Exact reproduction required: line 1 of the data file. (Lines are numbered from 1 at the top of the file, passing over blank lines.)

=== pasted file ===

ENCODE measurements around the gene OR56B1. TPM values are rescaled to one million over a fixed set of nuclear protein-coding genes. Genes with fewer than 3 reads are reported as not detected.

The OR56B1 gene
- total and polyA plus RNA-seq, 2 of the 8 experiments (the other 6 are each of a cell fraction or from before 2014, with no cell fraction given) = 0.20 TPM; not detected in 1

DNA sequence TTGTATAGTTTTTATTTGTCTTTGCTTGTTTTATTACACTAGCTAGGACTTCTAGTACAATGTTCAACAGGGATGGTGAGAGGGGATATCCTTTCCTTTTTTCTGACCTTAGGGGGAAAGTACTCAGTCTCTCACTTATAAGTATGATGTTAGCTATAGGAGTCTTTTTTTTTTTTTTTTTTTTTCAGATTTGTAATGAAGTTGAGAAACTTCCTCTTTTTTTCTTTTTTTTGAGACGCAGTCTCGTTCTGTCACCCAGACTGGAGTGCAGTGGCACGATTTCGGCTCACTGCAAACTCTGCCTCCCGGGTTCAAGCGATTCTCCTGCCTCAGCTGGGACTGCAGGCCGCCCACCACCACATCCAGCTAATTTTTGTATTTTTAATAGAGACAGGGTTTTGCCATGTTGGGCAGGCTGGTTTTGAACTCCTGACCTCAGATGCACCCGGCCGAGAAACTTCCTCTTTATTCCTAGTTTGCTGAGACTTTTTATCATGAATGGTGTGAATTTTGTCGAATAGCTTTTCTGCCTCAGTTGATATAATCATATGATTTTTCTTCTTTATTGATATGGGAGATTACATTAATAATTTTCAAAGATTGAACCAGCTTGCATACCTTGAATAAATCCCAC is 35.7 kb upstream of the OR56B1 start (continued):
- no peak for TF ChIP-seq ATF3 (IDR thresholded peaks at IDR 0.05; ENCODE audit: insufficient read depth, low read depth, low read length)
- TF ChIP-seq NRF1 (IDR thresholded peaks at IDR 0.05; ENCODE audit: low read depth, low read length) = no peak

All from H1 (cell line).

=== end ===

ENCODE measurements around the gene OR56B1. TPM values are rescaled to one million over a fixed set of nuclear protein-coding genes. Genes with fewer than 3 reads are reported as not detected.